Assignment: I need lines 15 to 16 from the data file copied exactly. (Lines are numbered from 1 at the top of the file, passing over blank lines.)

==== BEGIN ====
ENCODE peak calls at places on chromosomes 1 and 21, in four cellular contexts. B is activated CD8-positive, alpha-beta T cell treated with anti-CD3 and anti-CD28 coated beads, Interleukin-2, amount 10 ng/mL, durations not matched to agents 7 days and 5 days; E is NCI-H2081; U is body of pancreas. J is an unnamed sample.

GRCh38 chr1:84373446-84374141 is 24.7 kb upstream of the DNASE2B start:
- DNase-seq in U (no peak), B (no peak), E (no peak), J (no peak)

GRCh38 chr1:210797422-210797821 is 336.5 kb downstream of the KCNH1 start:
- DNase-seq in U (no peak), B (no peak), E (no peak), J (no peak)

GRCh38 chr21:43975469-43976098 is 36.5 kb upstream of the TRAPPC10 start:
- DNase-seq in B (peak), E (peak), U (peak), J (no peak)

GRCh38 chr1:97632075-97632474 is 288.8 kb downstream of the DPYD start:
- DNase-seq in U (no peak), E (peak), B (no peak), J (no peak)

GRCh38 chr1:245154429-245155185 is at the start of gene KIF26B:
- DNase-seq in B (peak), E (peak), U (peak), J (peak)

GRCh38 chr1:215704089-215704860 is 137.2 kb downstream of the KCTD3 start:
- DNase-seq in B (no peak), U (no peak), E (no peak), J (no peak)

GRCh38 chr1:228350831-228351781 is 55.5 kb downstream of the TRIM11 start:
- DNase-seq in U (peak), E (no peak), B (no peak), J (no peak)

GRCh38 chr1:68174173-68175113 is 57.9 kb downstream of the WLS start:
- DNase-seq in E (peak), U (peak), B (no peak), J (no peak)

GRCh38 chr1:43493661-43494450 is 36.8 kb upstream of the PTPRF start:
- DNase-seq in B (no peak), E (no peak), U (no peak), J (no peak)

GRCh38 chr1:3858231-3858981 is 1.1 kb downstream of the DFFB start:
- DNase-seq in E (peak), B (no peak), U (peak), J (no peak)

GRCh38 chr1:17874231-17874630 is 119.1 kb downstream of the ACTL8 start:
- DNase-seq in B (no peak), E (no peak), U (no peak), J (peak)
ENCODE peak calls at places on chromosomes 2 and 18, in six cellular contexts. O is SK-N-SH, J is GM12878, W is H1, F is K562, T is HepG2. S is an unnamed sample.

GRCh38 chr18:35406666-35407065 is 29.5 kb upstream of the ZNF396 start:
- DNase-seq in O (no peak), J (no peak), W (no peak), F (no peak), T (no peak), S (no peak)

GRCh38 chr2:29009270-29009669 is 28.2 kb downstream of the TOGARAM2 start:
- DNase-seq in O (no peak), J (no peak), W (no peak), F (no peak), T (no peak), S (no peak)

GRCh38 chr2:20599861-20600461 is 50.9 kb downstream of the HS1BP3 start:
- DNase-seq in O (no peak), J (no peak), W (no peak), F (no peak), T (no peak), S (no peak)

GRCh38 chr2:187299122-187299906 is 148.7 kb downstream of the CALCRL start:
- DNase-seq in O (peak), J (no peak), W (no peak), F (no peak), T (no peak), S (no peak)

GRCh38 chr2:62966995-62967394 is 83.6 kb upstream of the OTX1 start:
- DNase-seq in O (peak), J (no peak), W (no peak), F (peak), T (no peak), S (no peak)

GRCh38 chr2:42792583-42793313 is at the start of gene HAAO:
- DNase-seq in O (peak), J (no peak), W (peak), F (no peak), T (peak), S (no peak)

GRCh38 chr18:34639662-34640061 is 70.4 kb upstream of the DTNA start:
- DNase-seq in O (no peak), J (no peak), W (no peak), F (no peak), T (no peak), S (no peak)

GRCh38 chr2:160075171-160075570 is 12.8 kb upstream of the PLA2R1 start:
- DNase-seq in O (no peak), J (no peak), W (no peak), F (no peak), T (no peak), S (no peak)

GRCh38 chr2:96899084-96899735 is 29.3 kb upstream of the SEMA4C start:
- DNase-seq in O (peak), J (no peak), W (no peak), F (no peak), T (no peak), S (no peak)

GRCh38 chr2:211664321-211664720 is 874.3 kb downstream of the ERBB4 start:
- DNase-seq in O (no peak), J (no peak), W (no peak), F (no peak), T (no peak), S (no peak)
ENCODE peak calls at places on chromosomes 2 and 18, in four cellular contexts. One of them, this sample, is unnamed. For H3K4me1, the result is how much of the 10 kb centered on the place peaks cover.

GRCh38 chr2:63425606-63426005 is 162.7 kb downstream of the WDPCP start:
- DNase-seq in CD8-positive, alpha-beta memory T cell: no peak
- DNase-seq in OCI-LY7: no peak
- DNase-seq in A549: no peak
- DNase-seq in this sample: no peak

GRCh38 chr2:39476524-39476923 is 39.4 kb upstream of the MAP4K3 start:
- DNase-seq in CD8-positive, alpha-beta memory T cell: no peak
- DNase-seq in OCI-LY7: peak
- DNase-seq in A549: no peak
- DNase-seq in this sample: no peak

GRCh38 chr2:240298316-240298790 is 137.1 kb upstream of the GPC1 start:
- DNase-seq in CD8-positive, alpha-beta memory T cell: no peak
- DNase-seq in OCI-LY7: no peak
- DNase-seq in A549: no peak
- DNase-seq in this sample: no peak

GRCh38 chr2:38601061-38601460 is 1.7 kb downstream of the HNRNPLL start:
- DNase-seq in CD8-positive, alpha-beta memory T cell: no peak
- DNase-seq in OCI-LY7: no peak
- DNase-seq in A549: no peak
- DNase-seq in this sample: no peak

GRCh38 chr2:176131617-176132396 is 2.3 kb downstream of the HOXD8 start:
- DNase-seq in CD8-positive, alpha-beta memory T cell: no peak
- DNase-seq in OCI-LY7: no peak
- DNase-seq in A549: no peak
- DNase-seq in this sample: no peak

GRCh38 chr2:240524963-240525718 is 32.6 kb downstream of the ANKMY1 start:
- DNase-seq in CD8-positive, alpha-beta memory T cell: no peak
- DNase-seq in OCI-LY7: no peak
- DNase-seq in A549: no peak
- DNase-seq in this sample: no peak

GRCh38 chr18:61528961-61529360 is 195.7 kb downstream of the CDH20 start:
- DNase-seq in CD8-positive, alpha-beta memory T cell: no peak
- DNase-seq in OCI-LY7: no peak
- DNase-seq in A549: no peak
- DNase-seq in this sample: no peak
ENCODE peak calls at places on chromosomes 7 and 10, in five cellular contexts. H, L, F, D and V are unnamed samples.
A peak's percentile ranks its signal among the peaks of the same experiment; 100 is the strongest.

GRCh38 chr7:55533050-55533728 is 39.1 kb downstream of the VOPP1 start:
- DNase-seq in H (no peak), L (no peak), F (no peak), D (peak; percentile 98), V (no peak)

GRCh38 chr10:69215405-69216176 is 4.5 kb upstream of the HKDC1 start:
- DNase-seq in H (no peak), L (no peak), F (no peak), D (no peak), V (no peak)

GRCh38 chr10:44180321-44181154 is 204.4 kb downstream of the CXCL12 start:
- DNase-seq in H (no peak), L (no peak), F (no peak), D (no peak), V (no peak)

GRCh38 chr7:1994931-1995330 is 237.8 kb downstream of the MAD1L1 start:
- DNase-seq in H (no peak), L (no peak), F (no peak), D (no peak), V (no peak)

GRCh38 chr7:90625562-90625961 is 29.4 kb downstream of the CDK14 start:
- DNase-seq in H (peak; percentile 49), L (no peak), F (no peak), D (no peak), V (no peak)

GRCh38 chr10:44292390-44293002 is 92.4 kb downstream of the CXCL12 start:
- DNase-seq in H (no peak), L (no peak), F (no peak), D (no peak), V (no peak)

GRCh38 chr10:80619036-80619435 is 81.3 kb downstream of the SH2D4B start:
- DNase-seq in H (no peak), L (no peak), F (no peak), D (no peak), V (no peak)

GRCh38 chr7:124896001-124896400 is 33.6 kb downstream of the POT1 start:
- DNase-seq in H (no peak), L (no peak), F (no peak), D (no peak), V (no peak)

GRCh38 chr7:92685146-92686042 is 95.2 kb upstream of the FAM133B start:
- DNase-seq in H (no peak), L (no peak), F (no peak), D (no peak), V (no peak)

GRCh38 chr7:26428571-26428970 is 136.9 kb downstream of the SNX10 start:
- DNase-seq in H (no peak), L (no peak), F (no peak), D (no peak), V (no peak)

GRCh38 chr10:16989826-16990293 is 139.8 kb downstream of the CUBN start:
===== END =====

- DNase-seq in U (peak), E (no peak), B (no peak), J (no peak)

GRCh38 chr1:68174173-68175113 is 57.9 kb downstream of the WLS start: